So i should stick with the scales even when im writing solos? I was under the impression that you only needed the scales when improvising, and just played something out of your head when writing solos?

Edit: And thanks for all the answers so soon VERY grateful.

To the guy telling me to expose myself to lots of music: Okay, ill try and taste some more on less traditional genres. I've just put my whole musical library on my playlist lol Never listened to most of it

Again, thanks to all. Really appreciate it.
#7
Whilst it's always good to have innovative ideas and incredible melodies in your mind, it's worth nothing if you can't play them. Practice scales and exercises to boost your technique and learn the entire fretboard so that you can really "feel" your way around the neck and so that you can instantly play the notes that you hear in your head, without having to think about it. As far as boosting creativity goes, all i can suggest is to immerse yourself in music. Listen to music wherever you go, and listen to whatever kind of music you can. figure out what interesting ideas are being used in other people's music, and then adapt them to your own tastes
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#8
learn theory... ive recently started learning... and its helped me alot. i can solo like no other now (ok... well maybe not.) but seriously... learn some scales and ****. it'll help ALOT!
#9
Okay, ill take a merry trip in the band reccomendation thread of all the genres and download a little of everything Maybe i find some good influences. Thanks.
#10
ok heres what happened to me in band class today.

i forgot my instrument, so i just sat there, and while the band played, (song was called trumpet voluntary) i imagined like i was playing guitar along with the band

i made up these cool powerchords and stuff, and some sweet ass solos, that sound, well, sweet!

the bad part is that i forgot the whole thing in like 30 min

so let me suggest something new.

listen to some classical music, and think of solos to go along with it.

than before you forget them, like sing the solos to a tape recorder, and then find the notes on your guitar


this may sound stupid, but it worked for me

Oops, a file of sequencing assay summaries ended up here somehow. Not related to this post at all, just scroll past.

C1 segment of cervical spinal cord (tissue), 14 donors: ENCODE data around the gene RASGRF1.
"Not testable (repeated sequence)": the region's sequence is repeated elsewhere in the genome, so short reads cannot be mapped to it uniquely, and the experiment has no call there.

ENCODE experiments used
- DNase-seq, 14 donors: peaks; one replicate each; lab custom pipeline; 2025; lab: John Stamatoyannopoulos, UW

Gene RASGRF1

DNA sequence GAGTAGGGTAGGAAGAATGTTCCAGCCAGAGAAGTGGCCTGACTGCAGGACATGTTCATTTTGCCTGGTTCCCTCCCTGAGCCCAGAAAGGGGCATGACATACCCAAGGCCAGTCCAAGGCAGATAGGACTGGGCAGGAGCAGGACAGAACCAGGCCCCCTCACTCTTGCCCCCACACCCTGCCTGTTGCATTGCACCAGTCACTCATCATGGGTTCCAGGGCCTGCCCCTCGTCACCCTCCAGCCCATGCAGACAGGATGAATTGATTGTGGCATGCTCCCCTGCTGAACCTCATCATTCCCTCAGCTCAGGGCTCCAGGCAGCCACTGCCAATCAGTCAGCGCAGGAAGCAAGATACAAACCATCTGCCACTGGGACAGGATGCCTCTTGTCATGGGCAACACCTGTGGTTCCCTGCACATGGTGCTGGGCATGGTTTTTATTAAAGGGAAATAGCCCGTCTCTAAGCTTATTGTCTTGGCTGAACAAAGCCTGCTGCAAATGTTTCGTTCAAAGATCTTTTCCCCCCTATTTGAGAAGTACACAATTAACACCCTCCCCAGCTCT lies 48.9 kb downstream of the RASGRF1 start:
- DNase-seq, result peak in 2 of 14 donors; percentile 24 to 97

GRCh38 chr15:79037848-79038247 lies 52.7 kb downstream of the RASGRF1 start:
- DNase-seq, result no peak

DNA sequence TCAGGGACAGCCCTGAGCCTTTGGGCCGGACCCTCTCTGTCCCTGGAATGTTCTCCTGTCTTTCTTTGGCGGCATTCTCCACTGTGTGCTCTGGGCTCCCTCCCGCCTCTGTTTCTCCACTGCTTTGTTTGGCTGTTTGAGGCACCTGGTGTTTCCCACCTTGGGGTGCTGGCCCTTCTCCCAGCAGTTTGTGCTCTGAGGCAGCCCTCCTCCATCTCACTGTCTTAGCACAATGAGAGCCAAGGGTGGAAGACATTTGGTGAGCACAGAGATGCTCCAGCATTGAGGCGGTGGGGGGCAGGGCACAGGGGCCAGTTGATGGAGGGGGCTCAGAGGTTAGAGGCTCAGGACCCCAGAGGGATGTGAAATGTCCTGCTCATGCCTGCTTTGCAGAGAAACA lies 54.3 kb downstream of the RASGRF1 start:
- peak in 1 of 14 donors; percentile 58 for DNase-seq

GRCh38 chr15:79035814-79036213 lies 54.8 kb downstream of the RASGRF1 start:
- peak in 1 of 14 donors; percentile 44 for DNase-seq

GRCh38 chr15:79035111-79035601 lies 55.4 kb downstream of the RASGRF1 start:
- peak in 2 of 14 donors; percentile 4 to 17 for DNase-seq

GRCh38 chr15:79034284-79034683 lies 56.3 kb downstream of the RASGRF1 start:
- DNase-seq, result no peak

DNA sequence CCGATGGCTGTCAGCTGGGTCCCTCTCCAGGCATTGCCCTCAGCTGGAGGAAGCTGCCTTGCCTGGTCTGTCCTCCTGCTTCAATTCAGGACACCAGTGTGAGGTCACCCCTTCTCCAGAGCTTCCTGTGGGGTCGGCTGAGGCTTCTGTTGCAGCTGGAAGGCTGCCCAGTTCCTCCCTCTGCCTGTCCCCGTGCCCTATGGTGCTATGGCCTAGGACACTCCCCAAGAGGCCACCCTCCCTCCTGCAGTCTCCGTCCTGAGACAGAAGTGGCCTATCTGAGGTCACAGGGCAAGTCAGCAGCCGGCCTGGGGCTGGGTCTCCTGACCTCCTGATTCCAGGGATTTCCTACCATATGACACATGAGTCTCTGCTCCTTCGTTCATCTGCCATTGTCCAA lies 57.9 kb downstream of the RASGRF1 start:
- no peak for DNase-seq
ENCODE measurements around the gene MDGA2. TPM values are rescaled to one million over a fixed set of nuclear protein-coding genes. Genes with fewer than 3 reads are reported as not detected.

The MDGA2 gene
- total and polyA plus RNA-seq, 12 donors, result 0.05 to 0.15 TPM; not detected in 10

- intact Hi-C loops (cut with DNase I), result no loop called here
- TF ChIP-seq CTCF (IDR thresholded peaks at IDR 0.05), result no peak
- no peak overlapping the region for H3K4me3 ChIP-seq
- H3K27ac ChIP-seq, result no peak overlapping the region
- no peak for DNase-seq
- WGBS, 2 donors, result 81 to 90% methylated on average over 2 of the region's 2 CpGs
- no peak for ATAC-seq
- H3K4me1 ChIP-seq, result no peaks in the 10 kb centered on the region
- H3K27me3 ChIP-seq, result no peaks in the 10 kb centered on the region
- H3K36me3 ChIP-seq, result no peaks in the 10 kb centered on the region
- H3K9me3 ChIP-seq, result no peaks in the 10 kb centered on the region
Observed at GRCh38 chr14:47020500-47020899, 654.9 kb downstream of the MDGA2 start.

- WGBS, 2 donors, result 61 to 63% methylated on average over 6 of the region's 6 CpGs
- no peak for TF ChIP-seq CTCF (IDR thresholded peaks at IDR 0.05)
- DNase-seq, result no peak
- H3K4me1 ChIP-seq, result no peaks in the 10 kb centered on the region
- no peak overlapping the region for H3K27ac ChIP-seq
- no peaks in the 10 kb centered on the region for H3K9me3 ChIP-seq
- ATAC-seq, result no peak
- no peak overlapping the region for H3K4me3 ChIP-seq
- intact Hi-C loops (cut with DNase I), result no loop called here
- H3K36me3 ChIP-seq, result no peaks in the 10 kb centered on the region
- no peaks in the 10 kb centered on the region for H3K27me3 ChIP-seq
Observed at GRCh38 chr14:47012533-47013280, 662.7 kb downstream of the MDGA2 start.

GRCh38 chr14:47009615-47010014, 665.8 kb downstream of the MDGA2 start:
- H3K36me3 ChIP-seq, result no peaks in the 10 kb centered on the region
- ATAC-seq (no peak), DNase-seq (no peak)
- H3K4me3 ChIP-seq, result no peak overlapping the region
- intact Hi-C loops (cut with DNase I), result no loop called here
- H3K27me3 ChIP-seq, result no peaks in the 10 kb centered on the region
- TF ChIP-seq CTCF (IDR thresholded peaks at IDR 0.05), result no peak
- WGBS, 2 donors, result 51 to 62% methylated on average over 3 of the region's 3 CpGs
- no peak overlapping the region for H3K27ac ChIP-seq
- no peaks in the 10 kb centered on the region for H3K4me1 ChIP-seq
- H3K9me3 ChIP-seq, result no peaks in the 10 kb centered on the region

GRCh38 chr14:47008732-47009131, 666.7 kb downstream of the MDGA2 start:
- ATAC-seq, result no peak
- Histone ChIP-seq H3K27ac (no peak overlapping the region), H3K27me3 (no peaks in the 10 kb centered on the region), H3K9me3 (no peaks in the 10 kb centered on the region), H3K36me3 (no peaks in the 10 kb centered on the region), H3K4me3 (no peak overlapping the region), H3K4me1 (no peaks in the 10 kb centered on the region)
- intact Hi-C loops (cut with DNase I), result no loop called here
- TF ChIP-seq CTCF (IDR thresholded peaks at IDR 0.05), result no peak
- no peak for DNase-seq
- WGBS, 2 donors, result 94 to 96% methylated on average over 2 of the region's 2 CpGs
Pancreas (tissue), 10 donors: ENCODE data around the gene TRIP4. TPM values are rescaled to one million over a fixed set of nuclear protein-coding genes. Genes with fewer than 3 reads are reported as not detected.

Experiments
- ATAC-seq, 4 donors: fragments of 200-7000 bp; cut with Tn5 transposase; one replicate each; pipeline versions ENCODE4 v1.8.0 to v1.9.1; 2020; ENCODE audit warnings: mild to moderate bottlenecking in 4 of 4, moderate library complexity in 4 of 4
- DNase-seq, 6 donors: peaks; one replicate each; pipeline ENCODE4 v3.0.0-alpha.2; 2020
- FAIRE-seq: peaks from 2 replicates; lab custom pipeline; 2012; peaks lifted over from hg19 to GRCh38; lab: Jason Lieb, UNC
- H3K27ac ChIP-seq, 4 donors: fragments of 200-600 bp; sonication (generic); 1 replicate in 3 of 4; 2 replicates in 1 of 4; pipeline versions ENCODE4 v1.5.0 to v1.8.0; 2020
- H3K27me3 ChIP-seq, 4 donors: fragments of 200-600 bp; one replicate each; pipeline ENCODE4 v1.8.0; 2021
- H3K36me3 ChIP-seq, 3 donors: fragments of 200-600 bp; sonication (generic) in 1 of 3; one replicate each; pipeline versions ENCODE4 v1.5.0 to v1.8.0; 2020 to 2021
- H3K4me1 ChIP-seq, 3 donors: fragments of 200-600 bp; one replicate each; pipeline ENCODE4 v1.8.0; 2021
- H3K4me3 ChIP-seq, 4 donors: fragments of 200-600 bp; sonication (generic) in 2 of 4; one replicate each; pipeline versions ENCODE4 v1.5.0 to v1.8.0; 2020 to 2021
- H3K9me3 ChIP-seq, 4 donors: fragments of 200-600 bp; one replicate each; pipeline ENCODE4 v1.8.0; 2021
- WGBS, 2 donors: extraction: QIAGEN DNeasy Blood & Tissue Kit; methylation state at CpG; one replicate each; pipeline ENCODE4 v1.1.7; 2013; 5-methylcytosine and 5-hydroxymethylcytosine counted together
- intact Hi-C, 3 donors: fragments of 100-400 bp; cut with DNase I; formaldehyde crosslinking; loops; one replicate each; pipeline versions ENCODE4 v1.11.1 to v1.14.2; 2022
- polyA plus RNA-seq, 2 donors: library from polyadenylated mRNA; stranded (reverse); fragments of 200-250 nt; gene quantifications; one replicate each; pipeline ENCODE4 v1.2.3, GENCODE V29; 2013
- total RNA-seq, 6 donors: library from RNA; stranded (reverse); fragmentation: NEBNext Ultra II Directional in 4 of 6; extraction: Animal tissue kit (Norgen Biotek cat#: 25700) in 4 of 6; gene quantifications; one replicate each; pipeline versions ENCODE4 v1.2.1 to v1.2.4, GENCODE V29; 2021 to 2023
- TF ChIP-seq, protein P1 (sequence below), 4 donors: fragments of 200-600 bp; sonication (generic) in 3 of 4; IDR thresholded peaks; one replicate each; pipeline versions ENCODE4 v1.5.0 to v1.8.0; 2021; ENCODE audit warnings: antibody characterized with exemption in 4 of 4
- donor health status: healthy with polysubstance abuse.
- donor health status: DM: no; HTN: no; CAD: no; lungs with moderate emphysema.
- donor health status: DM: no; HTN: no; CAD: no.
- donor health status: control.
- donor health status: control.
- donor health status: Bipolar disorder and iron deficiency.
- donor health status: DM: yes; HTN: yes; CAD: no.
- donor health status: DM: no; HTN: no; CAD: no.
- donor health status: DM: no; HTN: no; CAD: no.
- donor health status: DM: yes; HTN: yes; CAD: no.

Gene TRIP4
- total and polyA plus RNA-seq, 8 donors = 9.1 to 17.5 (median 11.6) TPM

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#11
I don't know if it's been mentioned before, I couldn't be bothered to read, but maybe listen to a variety of genres of music?

I find that if I mix up the music I listen to, it gives me a bunch of ideas
#12
Don't be down on yourself. 8 months isn't very long at all. You really just can't
push these things -- like I MUST have creativity now!

What you can do is work and practice the stuff that will get you there. Your body
and mind have to be trained so that ultimately your spirit can shine forth. Playing
guitar -- especially improving -- is a harmonious balance of mind, body and spirit.

Most people want to just jump right to the spirit part. They think the mind and
body training is boring and/or just don't understand it takes all 3 working
together.

When I improvise a solo, I have absolutely NO idea what's going to come out.
Really. It all just comes out as it comes out, yet I'm still making it come out the
way I want (mostly). Through a lot of practice and training my fingers and mind
kind of suggest ways to go and then my spirit just tells them where to go and
how it wants them sound. At least that's the best way I can describe it. As
I put more training into the mind & body, more options open up.
#13
Record or write down whatever you come up with. Listen to it, see what you can do to make it sound a little better - change a note or two, add a bend or some slide here and there, etc. Listen to it again, see if you can add anything else.

Chances are, your next solo will be a little better. Do the same thing to it again. It'll come gradually. Or at least, that's how I did it :p
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#14
seriously, no one just whips super technical solos out of no where...ones with actual meaning you're gonna sit down and make

mindless shred is another thing